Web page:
The presence of even one of the risk factors increases the mortality of men aged 50-69 years by 3.5 times, and the combined effect of several factors by 5-7 times. Thus, in order to influence the risk factors of CVD, it is necessary for each individual to motivate the formation of a healthy lifestyle.

Activities that form a healthy lifestyle and reduce the level of FR:

Give up smoking (non-smokers from staying in smoking areas (passive smoking). If a person smokes 5 cigarettes a day, the risk of death increases by 40%, if one pack per day - by 400%, that is, the chances of dying are 10 times more!
In the Republic of Belarus, tobacco smoking is the indirect cause of death in every fifth case of death of persons over 35 years of age.
Follow a hypocholesterol diet: reducing saturated fats (reducing the consumption of fatty pork varieties, introducing turkey, rabbit, low-cholesterol meat into the diet), focusing on whole grain products, vegetables (recommended up to 5 servings per day), fruits and fish. Soft margarine, sunflower, corn, rapeseed or olive oil should be used. The total fat content should be no more than 30% of the total energy composition, and the saturated fat content should not exceed 1/3 of all consumed fats.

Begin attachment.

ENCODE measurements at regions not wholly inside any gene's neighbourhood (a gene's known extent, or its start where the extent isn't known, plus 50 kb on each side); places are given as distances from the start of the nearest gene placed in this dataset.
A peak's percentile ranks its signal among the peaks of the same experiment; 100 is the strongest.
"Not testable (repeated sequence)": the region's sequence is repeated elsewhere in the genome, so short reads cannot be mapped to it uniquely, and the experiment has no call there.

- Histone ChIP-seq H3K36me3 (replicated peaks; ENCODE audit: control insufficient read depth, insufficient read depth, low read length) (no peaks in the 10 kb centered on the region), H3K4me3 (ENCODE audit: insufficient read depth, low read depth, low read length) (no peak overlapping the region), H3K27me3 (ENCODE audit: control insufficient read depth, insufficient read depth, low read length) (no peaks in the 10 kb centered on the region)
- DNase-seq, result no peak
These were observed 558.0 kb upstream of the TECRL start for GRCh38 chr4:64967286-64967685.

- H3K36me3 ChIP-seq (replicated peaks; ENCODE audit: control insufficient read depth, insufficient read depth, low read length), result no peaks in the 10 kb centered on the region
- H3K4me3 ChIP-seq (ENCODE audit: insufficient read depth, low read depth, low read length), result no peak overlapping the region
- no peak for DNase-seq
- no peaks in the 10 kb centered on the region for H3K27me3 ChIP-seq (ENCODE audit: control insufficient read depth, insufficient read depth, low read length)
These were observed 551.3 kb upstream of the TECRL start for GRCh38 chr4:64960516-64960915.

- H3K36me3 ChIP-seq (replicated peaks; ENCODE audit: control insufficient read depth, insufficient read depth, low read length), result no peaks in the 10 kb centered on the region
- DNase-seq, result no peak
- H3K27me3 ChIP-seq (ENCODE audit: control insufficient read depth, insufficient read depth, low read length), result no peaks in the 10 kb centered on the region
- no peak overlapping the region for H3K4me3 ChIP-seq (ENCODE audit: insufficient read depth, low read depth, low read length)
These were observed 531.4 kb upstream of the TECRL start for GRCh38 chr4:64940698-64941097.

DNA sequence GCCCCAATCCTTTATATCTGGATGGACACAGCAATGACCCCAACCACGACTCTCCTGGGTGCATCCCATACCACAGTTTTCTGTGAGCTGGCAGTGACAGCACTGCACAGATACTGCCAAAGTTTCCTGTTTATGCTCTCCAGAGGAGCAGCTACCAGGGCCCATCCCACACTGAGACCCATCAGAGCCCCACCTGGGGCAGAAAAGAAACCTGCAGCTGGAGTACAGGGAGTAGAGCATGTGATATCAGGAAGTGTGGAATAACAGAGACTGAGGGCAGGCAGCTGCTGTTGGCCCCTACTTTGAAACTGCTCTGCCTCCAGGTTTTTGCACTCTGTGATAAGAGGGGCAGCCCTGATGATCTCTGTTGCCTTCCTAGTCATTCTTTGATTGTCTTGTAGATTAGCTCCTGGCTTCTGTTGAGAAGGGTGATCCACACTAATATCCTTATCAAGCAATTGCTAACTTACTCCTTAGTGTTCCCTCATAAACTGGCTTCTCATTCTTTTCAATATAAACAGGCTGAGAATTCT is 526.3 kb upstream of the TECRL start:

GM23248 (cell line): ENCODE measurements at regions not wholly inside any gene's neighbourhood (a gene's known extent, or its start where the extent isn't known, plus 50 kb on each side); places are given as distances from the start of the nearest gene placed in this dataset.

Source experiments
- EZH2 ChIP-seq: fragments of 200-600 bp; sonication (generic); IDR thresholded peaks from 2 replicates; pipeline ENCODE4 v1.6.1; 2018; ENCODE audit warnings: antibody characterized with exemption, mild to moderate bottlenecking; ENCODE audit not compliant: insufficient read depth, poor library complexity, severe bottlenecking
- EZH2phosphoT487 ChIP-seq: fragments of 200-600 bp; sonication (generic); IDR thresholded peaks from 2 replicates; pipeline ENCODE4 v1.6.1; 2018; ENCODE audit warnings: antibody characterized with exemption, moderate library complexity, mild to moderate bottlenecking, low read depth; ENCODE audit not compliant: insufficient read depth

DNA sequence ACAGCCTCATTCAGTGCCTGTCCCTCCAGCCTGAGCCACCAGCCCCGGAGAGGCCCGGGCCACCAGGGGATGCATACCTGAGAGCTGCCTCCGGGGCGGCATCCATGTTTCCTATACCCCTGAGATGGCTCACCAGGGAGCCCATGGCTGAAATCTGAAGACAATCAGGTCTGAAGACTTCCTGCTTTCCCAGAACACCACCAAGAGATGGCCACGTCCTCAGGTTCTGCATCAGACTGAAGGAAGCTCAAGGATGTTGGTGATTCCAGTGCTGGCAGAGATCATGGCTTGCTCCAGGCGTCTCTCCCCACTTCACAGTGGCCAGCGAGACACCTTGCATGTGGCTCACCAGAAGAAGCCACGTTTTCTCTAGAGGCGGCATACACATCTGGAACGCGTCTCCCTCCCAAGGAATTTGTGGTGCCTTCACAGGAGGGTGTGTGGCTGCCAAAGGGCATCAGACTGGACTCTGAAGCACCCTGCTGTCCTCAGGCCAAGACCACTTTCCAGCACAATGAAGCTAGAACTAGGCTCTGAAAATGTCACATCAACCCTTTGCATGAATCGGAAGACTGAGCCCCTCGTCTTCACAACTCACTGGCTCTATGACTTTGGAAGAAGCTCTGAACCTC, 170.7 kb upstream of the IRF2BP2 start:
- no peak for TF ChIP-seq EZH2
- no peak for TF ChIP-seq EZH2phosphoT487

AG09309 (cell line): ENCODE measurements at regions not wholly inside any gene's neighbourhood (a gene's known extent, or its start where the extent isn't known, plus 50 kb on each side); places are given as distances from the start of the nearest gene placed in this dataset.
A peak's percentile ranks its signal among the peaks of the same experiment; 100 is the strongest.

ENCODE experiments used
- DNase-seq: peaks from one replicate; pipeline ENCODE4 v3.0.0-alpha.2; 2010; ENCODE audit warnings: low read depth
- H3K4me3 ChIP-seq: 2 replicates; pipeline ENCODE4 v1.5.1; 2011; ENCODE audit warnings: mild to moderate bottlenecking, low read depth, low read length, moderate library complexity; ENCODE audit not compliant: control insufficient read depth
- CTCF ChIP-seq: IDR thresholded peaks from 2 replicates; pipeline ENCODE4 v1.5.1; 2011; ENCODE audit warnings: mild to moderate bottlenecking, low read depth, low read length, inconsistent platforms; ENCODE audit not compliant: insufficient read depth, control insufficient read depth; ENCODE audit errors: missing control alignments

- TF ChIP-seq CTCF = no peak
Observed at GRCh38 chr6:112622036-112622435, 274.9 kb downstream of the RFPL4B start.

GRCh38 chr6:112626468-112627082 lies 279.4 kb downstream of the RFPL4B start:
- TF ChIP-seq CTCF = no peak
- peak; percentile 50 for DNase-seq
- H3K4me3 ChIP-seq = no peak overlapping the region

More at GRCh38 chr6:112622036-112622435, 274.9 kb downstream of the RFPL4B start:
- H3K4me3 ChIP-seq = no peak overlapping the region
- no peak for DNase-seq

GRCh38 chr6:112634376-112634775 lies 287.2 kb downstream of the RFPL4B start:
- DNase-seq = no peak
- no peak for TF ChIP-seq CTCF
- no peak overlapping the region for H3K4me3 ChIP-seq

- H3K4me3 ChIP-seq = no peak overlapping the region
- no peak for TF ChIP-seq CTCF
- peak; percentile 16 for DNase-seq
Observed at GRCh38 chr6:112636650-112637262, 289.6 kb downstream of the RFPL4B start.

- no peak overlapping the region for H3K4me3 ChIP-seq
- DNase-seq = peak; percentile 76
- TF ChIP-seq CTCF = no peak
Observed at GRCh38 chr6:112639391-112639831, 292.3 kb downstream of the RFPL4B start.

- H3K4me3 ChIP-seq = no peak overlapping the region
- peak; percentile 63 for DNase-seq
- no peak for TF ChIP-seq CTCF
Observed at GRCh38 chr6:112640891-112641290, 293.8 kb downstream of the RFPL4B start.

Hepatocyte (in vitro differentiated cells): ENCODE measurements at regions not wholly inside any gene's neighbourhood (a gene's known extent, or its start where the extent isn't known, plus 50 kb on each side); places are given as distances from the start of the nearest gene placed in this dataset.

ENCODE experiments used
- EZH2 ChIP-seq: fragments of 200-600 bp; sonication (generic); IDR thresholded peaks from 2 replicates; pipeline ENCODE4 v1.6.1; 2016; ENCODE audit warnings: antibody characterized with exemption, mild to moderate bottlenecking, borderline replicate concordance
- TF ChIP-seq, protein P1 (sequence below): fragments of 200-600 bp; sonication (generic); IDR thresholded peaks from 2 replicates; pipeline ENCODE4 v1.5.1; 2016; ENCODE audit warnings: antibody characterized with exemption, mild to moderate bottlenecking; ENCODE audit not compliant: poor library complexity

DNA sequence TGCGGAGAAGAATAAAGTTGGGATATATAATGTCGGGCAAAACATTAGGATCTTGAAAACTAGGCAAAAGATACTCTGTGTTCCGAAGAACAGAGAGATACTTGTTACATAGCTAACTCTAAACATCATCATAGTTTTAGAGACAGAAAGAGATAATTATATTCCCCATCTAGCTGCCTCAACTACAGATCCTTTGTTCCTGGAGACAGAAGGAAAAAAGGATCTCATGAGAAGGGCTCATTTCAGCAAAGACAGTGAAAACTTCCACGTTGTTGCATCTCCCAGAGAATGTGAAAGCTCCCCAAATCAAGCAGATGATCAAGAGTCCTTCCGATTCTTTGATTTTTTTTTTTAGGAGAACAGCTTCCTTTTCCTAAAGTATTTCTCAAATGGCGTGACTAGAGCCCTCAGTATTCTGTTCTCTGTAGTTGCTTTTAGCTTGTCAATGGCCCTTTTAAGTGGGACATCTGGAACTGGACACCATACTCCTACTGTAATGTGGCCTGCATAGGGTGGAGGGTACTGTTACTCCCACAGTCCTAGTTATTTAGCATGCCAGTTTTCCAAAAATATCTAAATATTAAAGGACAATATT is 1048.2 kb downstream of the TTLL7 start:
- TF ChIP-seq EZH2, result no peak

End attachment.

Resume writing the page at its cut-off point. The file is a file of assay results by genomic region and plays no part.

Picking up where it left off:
3. Reduce the consumption of table salt to 5 g / day. Reduce the consumption of products containing "hidden" salt: smoked and boiled sausages, bread. Research by scientists has shown that if you limit salt intake, the risk of myocardial infarction and other cardiac catastrophes can decrease by 25%. It is very useful to increase the consumption of foods containing potassium and magnesium (seaweed, raisins, beets, apricots, zucchini, pumpkin, buckwheat).
A balanced diet is a balanced, regular (at least 4 times a day) diet with limited salt intake.
Reduce excess weight. Being overweight increases the risk of coronary heart disease and other diseases associated with atherosclerosis. It is noteworthy that more than 12% of the population does not know their weight at all. The prevalence of overweight increases with age. To estimate your weight, use a simple formula for determining your body mass index (BMI) = weight (kg) / height (m2).

A BMI of up to 24.9 is a normal body weight;

25-29.9 – overweight;

30-34.9 – obesity of the first degree;

35-39.9 – obesity of the II degree;